7. Tom said

    ROMAD — kind of makes sense. The ROMAD being the one who’s down in the trenches doing the dirty work and killing people while the officers call the shots from behind the scenes. Kind of like what Olivia’s having to do.

    I’m predicting a Demon’s Lexicon / Fringe crossover in the works, with Walternate as a “Black Arthur” figure. He’d rather not experiment on children, but perhaps no qualms about experimenting on _pre-children_ — after all, a fetus isn’t a child until it’s born. I’m thinking in utero Cortexiphan dosage is going to make this the uber-baby…

  8. FC said

    No, we’ll have a Dune crossover, Fauxlivia will bear the Quisatz Haderach!

  9. FC said

    My brain is all mush!!! it’s Kwisatz Haderach!

  10. Karl Withakay said

    Who’s Duncan Idaho then, Peter?

  11. [...] episode is debunked at Polite Dissent and Cordial Deconstruction, and you can read more about it at Fox, IMDb and the A.V. [...]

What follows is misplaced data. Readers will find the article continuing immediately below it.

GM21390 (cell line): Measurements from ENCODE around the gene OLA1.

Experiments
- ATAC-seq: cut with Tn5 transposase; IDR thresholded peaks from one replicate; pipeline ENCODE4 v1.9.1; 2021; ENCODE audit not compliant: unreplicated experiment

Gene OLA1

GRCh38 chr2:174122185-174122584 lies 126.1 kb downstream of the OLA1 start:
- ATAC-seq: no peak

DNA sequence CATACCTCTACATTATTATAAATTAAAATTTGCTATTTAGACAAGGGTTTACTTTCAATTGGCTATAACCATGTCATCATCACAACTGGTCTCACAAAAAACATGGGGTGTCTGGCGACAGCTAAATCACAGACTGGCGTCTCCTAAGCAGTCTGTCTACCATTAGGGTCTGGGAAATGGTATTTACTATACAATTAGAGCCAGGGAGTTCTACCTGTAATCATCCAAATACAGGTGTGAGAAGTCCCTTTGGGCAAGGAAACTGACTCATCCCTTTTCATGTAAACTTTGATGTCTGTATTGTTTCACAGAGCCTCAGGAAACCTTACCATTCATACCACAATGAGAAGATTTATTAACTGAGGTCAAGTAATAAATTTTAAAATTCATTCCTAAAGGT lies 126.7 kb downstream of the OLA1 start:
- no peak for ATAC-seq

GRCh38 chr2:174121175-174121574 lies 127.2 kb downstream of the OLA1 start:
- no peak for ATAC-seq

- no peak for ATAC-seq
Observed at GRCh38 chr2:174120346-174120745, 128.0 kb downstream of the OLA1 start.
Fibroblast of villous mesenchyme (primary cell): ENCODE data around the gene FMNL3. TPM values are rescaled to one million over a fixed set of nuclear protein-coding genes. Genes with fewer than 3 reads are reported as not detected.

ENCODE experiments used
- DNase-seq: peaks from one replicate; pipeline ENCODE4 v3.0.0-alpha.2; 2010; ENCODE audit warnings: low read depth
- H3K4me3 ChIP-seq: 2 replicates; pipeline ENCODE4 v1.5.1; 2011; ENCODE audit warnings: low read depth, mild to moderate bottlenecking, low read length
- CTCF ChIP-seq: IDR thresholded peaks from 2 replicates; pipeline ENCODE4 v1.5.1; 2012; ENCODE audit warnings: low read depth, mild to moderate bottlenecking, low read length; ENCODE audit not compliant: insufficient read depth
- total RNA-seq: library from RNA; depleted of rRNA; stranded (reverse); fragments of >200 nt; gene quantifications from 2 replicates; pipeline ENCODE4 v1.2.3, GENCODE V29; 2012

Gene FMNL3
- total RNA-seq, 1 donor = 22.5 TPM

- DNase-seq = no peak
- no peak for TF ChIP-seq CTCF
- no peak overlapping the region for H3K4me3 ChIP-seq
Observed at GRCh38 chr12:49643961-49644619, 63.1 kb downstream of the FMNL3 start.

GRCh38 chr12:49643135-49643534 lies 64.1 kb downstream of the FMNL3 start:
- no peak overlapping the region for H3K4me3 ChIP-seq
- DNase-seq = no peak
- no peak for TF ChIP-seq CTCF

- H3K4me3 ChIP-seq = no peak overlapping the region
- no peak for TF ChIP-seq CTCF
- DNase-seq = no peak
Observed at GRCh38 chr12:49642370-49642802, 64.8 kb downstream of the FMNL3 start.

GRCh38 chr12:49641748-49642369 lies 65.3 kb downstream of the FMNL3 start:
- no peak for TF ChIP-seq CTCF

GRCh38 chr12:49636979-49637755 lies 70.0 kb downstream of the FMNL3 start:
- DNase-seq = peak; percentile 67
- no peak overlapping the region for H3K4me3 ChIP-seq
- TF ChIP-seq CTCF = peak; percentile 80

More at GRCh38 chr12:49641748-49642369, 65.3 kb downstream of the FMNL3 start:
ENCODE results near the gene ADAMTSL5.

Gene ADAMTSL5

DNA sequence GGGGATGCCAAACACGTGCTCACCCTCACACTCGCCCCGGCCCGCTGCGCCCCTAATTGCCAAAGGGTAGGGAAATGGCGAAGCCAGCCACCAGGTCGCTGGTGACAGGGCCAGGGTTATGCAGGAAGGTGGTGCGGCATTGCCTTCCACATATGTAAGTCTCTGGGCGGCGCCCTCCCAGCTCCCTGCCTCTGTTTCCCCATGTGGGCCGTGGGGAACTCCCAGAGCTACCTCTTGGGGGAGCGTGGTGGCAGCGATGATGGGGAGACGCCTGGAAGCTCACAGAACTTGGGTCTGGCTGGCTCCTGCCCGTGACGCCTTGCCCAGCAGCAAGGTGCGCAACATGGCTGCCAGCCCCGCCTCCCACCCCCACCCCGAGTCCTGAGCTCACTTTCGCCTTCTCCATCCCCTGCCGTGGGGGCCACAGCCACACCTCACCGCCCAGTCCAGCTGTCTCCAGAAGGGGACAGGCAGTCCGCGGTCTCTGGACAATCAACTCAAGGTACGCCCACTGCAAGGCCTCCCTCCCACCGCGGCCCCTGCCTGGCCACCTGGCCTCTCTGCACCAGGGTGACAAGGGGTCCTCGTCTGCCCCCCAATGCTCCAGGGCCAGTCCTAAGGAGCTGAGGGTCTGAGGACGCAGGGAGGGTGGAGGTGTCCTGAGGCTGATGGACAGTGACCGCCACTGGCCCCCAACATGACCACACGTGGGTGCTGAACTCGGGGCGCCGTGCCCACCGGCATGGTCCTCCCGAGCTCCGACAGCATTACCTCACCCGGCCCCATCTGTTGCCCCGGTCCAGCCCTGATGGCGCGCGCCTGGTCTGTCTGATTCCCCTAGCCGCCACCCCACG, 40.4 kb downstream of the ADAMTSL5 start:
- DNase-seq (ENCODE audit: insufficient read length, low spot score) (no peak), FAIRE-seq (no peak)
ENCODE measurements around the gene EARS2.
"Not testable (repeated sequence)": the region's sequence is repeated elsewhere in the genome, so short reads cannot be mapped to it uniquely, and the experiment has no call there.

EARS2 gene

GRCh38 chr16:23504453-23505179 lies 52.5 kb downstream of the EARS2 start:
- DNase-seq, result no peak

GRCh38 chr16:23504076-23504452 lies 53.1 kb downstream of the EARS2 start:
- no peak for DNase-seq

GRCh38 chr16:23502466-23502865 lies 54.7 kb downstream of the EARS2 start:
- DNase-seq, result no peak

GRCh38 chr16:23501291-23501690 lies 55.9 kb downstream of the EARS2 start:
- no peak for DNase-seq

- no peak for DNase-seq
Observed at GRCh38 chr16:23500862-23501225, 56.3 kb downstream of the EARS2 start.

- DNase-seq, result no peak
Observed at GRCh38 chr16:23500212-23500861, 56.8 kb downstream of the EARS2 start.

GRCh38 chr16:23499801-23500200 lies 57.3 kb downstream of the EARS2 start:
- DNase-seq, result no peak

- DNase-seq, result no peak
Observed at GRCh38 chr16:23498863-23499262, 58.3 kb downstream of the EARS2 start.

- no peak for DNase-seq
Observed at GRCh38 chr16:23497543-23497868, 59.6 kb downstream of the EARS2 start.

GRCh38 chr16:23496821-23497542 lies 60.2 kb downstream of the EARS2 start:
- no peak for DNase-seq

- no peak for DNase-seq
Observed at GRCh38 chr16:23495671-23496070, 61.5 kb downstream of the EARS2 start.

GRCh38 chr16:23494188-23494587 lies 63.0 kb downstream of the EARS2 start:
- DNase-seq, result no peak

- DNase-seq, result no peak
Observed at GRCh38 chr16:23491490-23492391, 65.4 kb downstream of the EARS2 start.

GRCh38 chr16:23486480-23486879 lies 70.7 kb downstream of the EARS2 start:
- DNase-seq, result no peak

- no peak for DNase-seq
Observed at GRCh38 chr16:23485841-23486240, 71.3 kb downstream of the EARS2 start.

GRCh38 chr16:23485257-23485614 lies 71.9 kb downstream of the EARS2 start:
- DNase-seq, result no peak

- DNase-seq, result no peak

12. Renron said

    Question about the 3 headed flashlight used in the episode mentioned above. What brand of flashlight is that? Very cool looking 3 barreled flashlight. Fenix minigun is similar but different head. Any guesses what they used?
    Thanks.
    Get smart reference to the cone of silence was funny to us boomers.

  13. Matan said

    I’m pleased with Tom’s mentioning the obvious problem with Silva’s endgame.

    I’m annoyed that the average Fringe viewer really can’t tell the difference between a cockroach and a beetle. That, or they did and didn’t bother to say it since practically every creepy crawly used in the movies is played by a roach (unless you want it to be worm-like, in which case they just use mealworms, which are actually beetle larvae).